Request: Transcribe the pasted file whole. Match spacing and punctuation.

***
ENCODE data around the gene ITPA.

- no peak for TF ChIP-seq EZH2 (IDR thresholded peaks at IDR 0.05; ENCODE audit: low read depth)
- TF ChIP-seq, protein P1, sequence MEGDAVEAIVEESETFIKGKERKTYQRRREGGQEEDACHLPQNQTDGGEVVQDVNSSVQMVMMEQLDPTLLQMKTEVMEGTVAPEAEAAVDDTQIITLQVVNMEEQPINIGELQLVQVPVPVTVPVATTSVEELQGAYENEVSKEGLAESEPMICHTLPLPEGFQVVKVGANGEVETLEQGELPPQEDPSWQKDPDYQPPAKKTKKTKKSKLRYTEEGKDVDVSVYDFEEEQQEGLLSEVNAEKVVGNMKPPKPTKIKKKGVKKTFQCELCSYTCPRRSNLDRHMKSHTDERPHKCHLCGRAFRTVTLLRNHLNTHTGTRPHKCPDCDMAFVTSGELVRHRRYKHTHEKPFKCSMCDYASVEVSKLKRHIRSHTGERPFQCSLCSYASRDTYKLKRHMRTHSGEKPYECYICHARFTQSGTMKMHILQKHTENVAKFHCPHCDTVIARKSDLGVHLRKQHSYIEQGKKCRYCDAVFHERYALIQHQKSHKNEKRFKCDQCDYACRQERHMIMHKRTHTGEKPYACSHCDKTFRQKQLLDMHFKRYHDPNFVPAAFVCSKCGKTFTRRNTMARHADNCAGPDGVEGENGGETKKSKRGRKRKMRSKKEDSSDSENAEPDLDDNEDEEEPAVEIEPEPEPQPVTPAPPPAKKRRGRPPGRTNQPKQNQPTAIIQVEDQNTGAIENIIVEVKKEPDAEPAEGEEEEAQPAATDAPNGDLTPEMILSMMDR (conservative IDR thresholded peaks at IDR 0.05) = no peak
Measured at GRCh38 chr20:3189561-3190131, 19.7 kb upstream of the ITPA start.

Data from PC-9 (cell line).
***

ENCODE data around the gene ITPA.

- no peak for TF ChIP-seq EZH2 (IDR thresholded peaks at IDR 0.05; ENCODE audit: low read depth)
- TF ChIP-seq, protein P1, sequence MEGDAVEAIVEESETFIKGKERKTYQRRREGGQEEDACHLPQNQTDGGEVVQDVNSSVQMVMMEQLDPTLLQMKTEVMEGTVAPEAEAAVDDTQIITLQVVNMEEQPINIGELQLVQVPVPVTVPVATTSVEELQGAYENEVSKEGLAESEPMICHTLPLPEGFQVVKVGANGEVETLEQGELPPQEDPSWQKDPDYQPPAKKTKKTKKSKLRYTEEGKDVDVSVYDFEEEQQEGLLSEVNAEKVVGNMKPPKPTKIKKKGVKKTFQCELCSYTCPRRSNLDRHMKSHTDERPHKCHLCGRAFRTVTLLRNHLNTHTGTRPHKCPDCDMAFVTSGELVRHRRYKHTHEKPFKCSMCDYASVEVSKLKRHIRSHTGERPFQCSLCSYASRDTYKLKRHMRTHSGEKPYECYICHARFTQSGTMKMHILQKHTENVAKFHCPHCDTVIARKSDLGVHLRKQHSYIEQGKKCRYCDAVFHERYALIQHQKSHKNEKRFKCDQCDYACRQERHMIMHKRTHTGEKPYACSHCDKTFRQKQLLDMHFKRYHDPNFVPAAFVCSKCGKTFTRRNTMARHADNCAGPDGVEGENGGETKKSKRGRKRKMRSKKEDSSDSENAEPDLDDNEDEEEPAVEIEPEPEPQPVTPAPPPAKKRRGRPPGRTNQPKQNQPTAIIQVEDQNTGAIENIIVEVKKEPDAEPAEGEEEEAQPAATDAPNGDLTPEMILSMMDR (conservative IDR thresholded peaks at IDR 0.05) = no peak
Measured at GRCh38 chr20:3189561-3190131, 19.7 kb upstream of the ITPA start.

Data from PC-9 (cell line).